(Reuters Health) – Homemade kits used to train bystanders to step in and stop bleeding after a gunshot wound could save lives, a new report suggests.
St. Louis doctors came up with some ingenious adaptations to lower the price of training kits used to teach people how to stop severe bleeding that can cost a life, and describe their inner-city focused training program and tools in JAMA Surgery.
“We just ran into a wall after getting funding to teach the class,” said the report’s lead author, Dr. Erin Andrade, a research fellow at Washington University. “The commercially available trainer kit costs about $1,000. We had to figure out a way to do it inexpensively.
Instead of the expensive limb model included in the commercial kits, Andrade and her colleagues constructed one out of foam rollers, in which they made cuts that were painted red to simulate wounds, to which trainees could practice applying a tourniquet.
“We used pool noodles to teach people how to apply pressure,” Andrade said. “If you apply it correctly the hole in the center completely closes.”
The trainers also taught participants to put together the bandages and other materials needed to stop bleeding themselves, so they could carry supplies with them.
Each training kit, including limb model, gauze, gloves and other supplies costs about $25, Andrade and her colleagues write in their report.
The payoff can be huge. “The average ambulance response time is 7.7 minutes in urban areas in the United States, which is longer than the time it takes to bleed out from an arterial injury,” the researchers note. “Tourniquet use is associated with a 90 percent survival rate when placed before the onset of shock but only 20 percent when placed after shock’s onset.”
Andrade’s efforts are part of the “Stop the Bleed” campaign launched by the American College of Surgeons in 2015 to teach laypersons bleeding control techniques. Just as teaching members of the public to use portable defibrillators and CPR lets bystanders help someone in cardiac arrest until an ambulance arrives, the idea is that bystanders can also learn to stop severe bleeding before it’s too late.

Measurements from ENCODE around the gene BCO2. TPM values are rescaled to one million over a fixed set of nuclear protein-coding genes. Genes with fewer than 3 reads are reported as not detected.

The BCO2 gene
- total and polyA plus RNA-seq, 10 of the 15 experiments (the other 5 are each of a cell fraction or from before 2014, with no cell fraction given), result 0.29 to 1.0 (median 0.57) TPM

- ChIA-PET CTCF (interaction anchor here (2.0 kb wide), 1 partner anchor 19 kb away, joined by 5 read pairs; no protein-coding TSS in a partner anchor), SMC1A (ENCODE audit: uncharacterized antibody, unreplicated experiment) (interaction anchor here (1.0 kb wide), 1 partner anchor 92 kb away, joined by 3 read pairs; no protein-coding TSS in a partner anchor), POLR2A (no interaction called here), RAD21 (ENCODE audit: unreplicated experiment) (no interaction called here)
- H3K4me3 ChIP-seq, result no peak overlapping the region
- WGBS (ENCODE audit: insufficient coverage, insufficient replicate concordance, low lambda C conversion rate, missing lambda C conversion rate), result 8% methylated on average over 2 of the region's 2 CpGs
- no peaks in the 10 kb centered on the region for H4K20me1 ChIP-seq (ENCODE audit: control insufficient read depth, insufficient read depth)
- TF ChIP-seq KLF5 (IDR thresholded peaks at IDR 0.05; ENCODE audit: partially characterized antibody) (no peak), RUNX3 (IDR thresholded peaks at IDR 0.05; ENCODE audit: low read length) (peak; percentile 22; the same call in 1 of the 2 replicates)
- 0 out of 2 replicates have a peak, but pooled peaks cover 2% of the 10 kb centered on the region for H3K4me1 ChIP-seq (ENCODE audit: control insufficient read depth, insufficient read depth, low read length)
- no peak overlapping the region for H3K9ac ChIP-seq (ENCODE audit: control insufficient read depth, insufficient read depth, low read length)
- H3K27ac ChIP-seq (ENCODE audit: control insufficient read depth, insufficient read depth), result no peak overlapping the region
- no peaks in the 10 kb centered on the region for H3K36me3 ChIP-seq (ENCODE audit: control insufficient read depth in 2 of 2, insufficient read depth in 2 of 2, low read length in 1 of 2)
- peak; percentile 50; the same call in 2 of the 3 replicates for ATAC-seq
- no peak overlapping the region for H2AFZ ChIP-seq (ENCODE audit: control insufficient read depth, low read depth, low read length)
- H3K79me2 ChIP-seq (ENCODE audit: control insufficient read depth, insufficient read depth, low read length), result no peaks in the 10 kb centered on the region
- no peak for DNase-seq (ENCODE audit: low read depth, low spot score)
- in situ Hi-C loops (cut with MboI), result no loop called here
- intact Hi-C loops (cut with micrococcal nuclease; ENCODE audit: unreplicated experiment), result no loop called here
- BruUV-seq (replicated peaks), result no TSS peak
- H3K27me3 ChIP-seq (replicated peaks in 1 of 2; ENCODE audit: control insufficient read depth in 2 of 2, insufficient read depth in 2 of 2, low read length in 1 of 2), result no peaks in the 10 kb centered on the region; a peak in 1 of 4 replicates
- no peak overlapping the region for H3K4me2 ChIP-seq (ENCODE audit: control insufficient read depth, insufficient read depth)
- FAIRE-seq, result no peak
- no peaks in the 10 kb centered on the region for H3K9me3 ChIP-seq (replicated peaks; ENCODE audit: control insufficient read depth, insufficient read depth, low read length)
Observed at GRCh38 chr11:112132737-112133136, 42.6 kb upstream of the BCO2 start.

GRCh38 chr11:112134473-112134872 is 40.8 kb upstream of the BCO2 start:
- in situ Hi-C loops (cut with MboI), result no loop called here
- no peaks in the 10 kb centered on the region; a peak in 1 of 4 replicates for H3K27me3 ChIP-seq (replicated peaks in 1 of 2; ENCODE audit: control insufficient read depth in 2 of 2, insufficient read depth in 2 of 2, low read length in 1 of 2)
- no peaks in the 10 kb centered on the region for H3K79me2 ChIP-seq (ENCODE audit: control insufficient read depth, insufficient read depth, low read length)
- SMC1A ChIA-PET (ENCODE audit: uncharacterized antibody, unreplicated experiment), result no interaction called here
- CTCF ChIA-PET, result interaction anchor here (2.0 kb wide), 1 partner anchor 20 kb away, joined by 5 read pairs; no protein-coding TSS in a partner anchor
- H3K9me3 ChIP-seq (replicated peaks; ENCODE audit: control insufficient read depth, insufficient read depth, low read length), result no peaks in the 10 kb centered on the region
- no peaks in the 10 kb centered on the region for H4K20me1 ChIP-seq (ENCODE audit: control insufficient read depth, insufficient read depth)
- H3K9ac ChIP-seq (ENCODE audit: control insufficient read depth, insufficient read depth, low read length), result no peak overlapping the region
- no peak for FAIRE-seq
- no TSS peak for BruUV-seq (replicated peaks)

A subset of the campaign, the Acute Bleeding Control program, focuses on training groups most at risk for experiencing gun violence, the authors note.
Andrade and her colleagues focused on inner city residents who are at risk for gun violence. “By learning how to react after a violent incident they can take over the situation and be empowered to change the narrative about violence,” she said.
As an illustration, Andrade points to the story of a girl who took the course while in juvenile detention. “Her brother was injured after she left – stabbed in the thigh,” Andrade said. “She was able to use the tourniquet she received and saved his life.”
Stop the Bleed training is “the CPR of the 21st century,” Andrade said. “It’s trauma first aid. It’s everything you need to know to stop life-threatening bleeding. With it, anyone can save a life.”
“They have used a novel approach and I think it’s a great adaptation of the current program,” said Dr. Raquel Forsythe, an assistant professor of surgery and critical care medicine and associate medical director of trauma surgery at the University of Pittsburgh Medical Center in Pennsylvania.
Forsythe applauded the development of an inexpensive training kit as well as a low-cost kit that trainees learned to put together on their own. “We’re talking about the people who are most at risk, but may not have the funds to purchase a kit,” Forsythe said. “A lower-cost easy-to-assemble option is a great innovation.”
SOURCE: bit.ly/2XNvf3L JAMA Surgery, online April 24, 2019.